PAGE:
Exodus 22:25, Leviticus 25:36, and Deuteronomy 23:20-21 forbid Jews from charging interest on loans to "your brother" (other Jews).  (This is to me the most convincing argument against Judaism and Christianity, because it's too simple to argue around.  That proscription is just wrong, in exactly the way you would expect laws written by uneducated tribal people to be wrong.)

Roman Catholics believe they must follow the Old Testament laws, except for the ones they don't have to follow; but during much of the middle ages in Western Europe, this was one of the ones they had to follow.  They interpreted "your brother" as meaning "brother Christians".  So Jews could lend to Christians with interest (and, presumably, Christians could lend to Jews).  This was convenient for everyone.  The Jews were necessary to work around an irrational moral prohibition of the Christians.

Of course, the Jews had to take on the guilt of violating the moral code, even though it was for the benefit of the Christians.  (This was also convenient; it meant that after some Jews had loaned you an especially large amount of money, you could kill or expel them instead of paying them back, as the Spanish monarchy did in 1492).

Later on, some orthodox Jews hired goyim to turn lightswitches and other electric devices on and off for them on the Sabbath.  They're called Shabbos goy, the Sabbath goy (thanks, Alicorn!).

JCVI is considering moving from an on-site hardware grid, to cloud computing.  There are lots of reasons to do this.  One is so that Amazon can be our Shabbos goy.

We develop lots of bioinformatics software that we're supposed to, and would like to, give out to anyone who wants it.  But if you don't have 800 computers at home, connected using the Sun Grid Engine with a VICS interface and using a Sybase database, with exactly the same versions of C++ and Perl and every C++ and Perl library that we do, you're going to have a hard time running the software.

We can't put up a web service and let anybody send their jobs to our computers, because then some professor is going to say to their freshman class of 200 students, "Today, class, your assignment is to assemble a genome using JCVI's free genome assembly web service."

If we could charge users just a little bit of money, just a fraction of the cost of running their programs, we could probably do this.  Then people wouldn't be so cavalier about running a program repeatedly that takes 500 CPU hours each time you run it.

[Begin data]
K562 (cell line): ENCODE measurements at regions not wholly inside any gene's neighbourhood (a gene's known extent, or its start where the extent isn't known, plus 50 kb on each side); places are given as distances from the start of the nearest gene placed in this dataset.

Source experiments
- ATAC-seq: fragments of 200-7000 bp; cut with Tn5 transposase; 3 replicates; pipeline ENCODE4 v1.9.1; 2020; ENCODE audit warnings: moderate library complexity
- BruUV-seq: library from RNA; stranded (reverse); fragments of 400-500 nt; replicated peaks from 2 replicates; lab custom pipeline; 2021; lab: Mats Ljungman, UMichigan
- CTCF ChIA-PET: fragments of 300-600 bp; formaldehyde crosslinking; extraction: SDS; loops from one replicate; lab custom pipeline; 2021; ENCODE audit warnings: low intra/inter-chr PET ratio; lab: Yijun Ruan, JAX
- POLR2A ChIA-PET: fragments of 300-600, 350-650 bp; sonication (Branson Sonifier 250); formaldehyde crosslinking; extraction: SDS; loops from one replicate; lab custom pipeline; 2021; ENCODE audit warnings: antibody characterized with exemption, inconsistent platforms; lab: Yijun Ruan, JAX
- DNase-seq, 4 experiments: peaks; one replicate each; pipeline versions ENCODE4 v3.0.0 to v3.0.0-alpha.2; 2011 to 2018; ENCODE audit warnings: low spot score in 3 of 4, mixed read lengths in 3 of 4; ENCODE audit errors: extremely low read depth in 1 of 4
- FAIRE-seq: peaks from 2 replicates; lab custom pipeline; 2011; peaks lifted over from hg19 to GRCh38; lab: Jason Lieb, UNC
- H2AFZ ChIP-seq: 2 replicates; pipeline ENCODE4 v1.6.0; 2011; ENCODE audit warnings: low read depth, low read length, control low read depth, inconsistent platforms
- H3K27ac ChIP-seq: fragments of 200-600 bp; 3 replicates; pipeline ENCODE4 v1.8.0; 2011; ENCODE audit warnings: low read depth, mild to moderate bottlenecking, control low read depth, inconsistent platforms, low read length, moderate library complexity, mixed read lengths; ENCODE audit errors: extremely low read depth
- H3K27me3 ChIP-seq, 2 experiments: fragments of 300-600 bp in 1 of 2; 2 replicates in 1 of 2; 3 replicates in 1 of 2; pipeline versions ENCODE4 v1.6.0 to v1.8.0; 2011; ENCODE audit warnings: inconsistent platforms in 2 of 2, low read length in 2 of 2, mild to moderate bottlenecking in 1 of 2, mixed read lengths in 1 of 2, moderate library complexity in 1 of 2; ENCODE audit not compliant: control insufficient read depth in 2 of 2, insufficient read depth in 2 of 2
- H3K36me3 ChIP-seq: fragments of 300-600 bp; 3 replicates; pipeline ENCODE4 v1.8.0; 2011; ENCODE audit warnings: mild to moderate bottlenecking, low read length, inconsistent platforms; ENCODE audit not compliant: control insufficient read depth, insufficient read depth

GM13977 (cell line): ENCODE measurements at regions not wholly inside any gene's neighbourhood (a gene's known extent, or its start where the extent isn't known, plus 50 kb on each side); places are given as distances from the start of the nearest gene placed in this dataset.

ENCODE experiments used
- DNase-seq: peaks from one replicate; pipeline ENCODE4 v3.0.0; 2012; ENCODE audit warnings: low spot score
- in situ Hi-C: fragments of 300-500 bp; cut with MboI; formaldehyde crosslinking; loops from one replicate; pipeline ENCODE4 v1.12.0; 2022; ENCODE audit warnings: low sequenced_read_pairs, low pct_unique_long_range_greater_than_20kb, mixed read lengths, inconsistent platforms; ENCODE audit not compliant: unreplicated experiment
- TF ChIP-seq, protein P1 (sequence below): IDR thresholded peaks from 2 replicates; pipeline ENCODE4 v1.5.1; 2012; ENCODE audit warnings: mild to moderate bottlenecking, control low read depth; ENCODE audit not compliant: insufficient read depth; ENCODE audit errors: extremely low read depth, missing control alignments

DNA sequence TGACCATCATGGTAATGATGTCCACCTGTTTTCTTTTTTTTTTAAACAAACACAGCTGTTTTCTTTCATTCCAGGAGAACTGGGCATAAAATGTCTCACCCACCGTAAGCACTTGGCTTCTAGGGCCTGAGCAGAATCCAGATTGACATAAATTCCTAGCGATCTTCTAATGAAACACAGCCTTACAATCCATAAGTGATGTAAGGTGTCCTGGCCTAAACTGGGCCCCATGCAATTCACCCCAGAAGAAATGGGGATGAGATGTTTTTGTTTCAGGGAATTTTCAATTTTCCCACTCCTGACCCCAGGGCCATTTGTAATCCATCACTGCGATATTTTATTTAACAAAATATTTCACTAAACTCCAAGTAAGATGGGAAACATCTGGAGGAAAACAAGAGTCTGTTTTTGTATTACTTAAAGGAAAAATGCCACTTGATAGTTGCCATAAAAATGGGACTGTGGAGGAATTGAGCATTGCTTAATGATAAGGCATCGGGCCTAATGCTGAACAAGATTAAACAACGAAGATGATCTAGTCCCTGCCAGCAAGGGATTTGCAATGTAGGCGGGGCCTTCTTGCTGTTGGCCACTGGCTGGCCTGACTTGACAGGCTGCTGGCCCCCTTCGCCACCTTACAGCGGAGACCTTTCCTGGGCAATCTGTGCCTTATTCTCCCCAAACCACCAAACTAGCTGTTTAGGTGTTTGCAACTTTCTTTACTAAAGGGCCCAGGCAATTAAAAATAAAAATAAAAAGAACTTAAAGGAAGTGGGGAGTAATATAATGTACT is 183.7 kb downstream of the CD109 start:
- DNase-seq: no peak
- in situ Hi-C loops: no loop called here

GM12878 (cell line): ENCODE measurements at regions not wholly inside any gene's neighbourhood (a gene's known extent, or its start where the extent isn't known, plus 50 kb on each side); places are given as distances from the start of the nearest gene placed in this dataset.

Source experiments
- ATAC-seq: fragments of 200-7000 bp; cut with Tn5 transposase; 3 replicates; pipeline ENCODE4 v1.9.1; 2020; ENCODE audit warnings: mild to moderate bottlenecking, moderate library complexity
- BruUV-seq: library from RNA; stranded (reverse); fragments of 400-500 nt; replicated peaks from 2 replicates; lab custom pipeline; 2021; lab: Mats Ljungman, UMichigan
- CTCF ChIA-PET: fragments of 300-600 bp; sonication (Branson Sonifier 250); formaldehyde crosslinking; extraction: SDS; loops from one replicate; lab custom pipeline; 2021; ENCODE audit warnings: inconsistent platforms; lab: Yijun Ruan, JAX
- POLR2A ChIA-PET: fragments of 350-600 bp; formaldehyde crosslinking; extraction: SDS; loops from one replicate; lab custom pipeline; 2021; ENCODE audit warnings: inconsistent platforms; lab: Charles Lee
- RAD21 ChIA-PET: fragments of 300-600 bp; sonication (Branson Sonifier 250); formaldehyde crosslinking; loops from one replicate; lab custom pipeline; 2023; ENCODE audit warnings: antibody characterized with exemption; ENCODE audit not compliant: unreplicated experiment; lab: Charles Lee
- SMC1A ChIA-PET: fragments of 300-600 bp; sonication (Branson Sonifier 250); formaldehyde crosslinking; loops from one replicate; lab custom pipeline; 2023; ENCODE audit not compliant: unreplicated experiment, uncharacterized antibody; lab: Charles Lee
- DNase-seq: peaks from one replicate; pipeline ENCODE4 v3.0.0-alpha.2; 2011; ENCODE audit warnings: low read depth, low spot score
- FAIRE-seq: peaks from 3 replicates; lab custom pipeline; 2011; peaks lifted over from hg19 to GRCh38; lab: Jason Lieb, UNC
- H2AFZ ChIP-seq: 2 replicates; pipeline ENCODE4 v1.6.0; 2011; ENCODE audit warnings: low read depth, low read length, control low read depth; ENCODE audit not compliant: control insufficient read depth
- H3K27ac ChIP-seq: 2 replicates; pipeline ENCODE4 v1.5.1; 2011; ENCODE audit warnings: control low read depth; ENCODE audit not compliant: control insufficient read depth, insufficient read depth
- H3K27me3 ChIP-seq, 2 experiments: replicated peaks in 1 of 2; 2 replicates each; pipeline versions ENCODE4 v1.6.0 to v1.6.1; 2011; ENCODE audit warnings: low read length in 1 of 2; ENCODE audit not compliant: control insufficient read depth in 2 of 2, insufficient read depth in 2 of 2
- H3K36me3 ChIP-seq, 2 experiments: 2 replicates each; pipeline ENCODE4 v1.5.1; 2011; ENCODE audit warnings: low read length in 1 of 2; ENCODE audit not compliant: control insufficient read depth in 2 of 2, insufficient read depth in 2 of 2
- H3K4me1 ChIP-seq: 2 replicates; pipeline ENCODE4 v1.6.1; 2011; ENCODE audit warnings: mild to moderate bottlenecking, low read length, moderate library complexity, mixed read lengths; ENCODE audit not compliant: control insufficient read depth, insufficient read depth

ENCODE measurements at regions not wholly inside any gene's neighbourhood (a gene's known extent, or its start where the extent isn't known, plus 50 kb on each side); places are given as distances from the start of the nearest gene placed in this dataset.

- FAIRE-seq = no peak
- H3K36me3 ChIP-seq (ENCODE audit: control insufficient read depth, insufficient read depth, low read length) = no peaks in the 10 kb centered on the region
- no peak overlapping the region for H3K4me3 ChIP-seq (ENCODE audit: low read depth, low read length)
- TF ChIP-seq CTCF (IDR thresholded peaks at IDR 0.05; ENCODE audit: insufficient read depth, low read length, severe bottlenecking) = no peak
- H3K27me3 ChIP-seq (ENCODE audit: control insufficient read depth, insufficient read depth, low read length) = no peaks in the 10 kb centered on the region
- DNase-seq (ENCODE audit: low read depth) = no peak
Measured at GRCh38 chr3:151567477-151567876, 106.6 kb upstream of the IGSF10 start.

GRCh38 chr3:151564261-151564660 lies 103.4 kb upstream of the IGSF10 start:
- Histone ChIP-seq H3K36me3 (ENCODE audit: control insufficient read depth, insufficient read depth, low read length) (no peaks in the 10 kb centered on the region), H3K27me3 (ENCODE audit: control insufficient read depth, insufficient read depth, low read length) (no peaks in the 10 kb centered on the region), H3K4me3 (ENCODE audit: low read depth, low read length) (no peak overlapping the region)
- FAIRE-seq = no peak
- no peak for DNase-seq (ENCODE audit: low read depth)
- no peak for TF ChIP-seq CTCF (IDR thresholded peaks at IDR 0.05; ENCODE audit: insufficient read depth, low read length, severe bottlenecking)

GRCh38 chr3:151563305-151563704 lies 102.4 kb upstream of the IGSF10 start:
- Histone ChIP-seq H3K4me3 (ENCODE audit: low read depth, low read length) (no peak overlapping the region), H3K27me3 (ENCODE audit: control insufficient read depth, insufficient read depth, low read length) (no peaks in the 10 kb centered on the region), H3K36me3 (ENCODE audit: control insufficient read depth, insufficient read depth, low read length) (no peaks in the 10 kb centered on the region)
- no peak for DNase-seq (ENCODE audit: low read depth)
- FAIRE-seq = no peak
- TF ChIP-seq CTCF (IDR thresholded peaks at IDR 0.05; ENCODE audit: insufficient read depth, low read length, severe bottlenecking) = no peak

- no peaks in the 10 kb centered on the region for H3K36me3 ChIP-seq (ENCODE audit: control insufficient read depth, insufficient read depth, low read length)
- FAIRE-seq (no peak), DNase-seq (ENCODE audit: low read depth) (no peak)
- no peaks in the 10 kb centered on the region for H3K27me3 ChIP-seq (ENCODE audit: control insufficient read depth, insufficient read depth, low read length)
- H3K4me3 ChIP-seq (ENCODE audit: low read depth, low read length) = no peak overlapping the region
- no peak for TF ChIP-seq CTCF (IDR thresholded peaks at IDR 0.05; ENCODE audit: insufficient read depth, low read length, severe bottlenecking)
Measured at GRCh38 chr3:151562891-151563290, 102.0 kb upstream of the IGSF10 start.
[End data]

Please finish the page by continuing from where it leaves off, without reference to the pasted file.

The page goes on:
But we can't, because we're an academic institution.  So that would be evil.

So we need a Shabbos goy.  That's Amazon.  We can release our software and tell users, "All you have to do to run this is to get an account on the Amazon cloud and run it there.  Of course, they'll charge you for it.  They're evil."

(The Amazon cloud is evil, BTW.  They charged me for 21G of RAM and then only gave me 12, and charged me for 24 1GHz processors and gave me about 1/4 of that.  I spent over $100 and was never able to run my program; and they told me to stuff it when I complained.  But that's another story.)


  • People would rather patch around failings in their reasoning than fix them.
  • If your morals require you to use the services of someone not adhering to your morals, you may be in error.
P.S. - My morals may require me to use the services of someone not adhering to my morals.  I believe in a moral ecosystem:  You don't hold your dog to your moral standard; and you don't remedy this by adopting your dog's moral standard.  But AFAIK I'm the only one.  People who believe in one universal moral code shouldn't use Shabbos goyim.  (I don't think that orthodox Jews believe gentiles are supposed to obey the Torah, so their use of Shabbos goyim may be logically consistent.)
New Comment
92 comments, sorted by Click to highlight new comments since:
Some comments are truncated due to high volume. (⌘F to expand all)Change truncation settings

Presumably they also went to non-Jewish doctors if they had a medical emergency on the Sabbath.

Nitpick: Jewish law permits and in fact requires the breaking of Biblical commandments if someone's life is in danger (exceptions: idolatry, murder and breaking sexual taboos). In fact, there's an old Jewish joke that I think gets at some of the moral weirdness you're bringing up here:

A Jew and his Christian friend are sitting down for dinner at a restaurant. The Christian recommends the cheeseburger, but the Jew says that, since he keeps kosher, he's forbidden from eating any meal with both meat and dairy.